A lighthearted look at news, events, culture and everyday life in New York.
By Nina Pajak
If you’re a fan of any of Starbucks’ pink-hued treats, such as the Strawberry & Creme Frappuccino, I hope you know that you haven’t just been sucking down empty calories. You’ve also been eating bugs. I’m not sure which is worse, come to think of it.
No, I take it back. Bugs is much, much worse.
A group of vegans recently uncovered that the red dye used in Starbucks products like the Strawberry Frapp, Strawberry Banana Smoothie, Raspberry Swirl Cake, Birthday Cake Pop, Mini Donut with pink icing and Red Velvet Whoopie Pie is made using a product called cochineal extract.
“What’s that,” you may ask, if you’ve been living without important Internet news for the last month. Well, cochineals are tiny beetles which leave a smear of deep red on your palms when you smush them in cold blood, as illustrated by Google Image Search. It is evidently a common practice to use their natural crimson blood+guts as a form of food coloring.
I know. Gross.
The vegans, understandably, were in an uproar after learning that they’d been unwittingly ingesting the remains of those who were once living, albeit creepily. And the non-vegans were just plain horrified at the idea that they’d been unwittingly ingesting dead bugs. (That’s above the usual annual intake of unwittingly ingested bugs, of course: two pounds!) So Starbucks first responded saying some blabidyblah about natural ingredients being preferable to chemical ones, and everyone was like, please try a little harder to fix this or stop serving pink crap. And now the ‘Bux has cleaned up its act and has announced that in June, it will begin transitioning away from bug juice and towards tomato extract. And that’s great and all, but to my layman’s brain, a tomato-based product sounds so much more obvious a choice than an insect-based one. I would love to have been a fly on the wall (bad pun: intended) during the board meeting when they weighed out the pros and cons between using artificial coloring, vegetable-based coloring, and beetle puree.
Anyway, I’m not one to criticize their decision to figure this out properly. But this little flap does bring up the issue of why we need our foods to be so aggressively colored, after all. If it tastes like strawberries and it’s made from strawberries, do you need for it to be pink? Consider this:
The summer after I graduated from high school, I worked at a Baskin Robbins ice cream
gulag store. For some reason, no one was ever happy in there. Employees, customers, least of all the manager. It was a miserable place. So one miserable day, a miserable woman with her miserable, tempestuous child came up to the counter to place an order.
The woman looked down at her child with a half-hearted smile-grimace plastered across her face. “What would you like, sweetie?” she asked nervously.
The kid frowned and pouted and then shouted, “I want a milkshake! A green one!”
“Green, like mint?” she offered.
“GREEN!” he screamed, pointing to a picture of a mint chip shake on the board above my head.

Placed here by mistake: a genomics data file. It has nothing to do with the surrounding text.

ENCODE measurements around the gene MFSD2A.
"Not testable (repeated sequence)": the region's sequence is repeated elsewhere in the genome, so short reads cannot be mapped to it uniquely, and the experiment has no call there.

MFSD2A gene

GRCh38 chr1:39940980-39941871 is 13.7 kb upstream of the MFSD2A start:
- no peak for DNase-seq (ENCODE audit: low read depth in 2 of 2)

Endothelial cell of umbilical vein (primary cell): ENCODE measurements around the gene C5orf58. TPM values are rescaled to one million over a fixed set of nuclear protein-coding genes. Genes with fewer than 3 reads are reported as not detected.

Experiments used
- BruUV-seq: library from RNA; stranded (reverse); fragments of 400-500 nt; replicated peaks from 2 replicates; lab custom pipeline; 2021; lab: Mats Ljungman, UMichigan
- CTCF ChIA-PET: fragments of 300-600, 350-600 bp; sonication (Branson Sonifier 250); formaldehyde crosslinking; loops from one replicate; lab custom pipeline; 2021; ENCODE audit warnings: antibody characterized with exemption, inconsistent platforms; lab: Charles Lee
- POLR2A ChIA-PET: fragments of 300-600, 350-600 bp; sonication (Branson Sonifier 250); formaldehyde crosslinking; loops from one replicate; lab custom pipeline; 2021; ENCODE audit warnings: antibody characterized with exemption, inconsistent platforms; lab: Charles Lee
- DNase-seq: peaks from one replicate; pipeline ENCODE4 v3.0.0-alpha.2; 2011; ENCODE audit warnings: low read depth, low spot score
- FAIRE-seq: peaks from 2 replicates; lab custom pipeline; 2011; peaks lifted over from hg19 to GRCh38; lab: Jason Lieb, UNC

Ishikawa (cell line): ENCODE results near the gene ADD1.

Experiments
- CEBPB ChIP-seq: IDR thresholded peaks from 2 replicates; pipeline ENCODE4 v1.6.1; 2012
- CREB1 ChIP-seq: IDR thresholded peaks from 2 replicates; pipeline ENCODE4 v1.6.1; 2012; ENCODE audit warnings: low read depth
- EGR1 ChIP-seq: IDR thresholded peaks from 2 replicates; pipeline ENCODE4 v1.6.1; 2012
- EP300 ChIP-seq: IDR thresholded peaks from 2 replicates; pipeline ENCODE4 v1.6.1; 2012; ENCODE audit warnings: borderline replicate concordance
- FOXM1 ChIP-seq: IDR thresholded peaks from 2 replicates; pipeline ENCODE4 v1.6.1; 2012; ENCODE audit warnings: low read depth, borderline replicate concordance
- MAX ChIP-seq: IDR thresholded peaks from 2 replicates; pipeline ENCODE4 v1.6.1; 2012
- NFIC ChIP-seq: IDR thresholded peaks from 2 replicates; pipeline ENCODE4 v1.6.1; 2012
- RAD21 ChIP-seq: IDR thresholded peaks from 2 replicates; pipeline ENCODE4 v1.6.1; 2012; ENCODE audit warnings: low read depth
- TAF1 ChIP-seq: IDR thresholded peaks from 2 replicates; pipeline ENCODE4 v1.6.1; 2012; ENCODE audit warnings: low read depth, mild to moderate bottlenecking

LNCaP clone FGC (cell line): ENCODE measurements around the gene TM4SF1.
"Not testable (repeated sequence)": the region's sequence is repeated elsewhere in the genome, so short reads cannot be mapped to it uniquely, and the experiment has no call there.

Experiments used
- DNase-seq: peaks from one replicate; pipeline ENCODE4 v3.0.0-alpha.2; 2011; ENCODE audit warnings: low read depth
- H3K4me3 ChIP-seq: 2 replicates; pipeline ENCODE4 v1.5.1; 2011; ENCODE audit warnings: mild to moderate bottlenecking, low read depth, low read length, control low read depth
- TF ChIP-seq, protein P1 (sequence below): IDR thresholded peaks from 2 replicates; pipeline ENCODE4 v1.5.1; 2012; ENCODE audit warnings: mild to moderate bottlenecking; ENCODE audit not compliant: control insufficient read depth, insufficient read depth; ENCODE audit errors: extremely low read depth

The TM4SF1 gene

She gave me a look that was at once petrified of him and furious at me. “HE WANTS A GREEN MILKSHAKE!” she yelled into my face, again pointing at the photo.
“Mint chip?” I asked. “That’s a mint chip milkshake you’re pointing to.”
“YES! THE GREEN ONE! JUST MAKE IT GREEN!” she shrilled.
So I made them a stupid mint chip milkshake, which of course is nowhere near as green in real life as it is in the significantly enhanced product poster. The mother came to retrieve it and went back to her table. Sure enough, within a minute she was back at the counter with a fierce expression on her face. She shoved the milkshake towards me and pointed to it.
“Is this green?” she asked threateningly.
“It’s the mint chip milkshake you ordered.”
“It’s not really green.”
“That’s because it’s real ice cream, and not a picture.”
Her savage look seemed to wilt a little, and she appeared to be paralyzed with the realization that, at the age of five, her son had successfully manipulated her into becoming a maniac. But she wasn’t going to let me see her soften. And somehow, this was all my fault.
“We asked for green,” she pressed.
“Unless you want me to put some food dye in it, that’s as green as it gets,” I said calmly.
“Well,” she seethed. “You should really start telling people that your milkshakes aren’t as green as they look in that photo!” And with that, she stormed back to her table where she was undoubtedly to be received mercilessly by her displeased little despot.
Perhaps we’d all be perfectly fine without any added coloring to make our food seem like it tastes more flavorful. Or perhaps without it, everything we eat would look bland and unappetizing.
Either way, I know two things: one, that I am happy I never drank Strawberry Frappuccinos, and two, it’s never as green as you want it to be.
Dear Readers: While I am rarely at a loss for words, I’m always grateful for column ideas. Please feel free to e-mail me your suggestions.
Nina Pajak is a writer and publishing professional living with her husband on the Upper West Side.
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